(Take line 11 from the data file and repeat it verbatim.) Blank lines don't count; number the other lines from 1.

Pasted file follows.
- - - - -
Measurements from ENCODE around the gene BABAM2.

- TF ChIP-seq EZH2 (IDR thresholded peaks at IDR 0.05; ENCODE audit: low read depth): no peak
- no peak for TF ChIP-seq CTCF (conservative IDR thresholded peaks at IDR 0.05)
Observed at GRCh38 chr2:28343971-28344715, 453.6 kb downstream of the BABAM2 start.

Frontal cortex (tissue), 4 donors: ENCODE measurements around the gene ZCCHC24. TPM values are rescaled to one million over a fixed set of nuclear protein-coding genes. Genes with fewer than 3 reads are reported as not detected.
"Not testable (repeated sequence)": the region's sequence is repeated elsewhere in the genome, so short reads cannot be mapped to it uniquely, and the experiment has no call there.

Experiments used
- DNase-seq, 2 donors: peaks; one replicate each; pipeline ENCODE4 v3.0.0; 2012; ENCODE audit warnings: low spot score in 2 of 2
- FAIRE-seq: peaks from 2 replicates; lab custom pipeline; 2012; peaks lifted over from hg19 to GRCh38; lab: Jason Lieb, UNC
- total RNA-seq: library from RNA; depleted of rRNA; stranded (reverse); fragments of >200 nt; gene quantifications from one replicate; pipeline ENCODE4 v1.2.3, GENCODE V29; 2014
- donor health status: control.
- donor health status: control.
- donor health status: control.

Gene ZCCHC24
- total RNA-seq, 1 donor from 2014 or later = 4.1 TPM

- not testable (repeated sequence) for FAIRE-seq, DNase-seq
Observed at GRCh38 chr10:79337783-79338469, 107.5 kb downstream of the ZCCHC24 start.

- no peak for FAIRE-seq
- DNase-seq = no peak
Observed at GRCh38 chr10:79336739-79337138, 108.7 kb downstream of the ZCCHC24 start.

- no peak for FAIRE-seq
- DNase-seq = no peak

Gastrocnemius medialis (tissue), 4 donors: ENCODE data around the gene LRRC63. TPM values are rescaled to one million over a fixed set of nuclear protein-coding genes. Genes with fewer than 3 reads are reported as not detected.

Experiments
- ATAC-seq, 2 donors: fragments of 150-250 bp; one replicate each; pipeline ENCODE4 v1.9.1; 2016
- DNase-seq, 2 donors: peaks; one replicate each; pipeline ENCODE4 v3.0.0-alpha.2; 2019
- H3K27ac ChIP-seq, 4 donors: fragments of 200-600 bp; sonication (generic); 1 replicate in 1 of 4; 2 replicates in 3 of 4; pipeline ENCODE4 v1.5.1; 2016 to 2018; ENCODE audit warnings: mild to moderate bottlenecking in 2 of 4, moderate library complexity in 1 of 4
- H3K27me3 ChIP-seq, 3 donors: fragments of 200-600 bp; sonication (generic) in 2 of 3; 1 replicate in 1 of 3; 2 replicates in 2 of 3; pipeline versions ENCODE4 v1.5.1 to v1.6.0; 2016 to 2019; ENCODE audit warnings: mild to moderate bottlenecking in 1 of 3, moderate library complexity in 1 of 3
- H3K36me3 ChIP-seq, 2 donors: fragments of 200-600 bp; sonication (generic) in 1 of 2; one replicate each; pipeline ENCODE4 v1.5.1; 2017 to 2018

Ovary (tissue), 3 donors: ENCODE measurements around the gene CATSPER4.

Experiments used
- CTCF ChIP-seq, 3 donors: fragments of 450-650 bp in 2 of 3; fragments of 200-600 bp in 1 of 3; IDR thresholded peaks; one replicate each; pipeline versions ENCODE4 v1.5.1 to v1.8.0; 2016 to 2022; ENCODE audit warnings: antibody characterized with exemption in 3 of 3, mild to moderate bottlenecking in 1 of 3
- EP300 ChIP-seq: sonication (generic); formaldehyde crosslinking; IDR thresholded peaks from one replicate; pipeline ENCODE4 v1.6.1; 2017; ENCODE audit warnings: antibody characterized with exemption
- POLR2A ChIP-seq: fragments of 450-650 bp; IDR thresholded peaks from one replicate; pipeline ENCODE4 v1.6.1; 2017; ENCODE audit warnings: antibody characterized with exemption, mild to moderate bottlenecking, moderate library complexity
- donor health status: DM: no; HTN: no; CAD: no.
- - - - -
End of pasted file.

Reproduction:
- donor health status: control.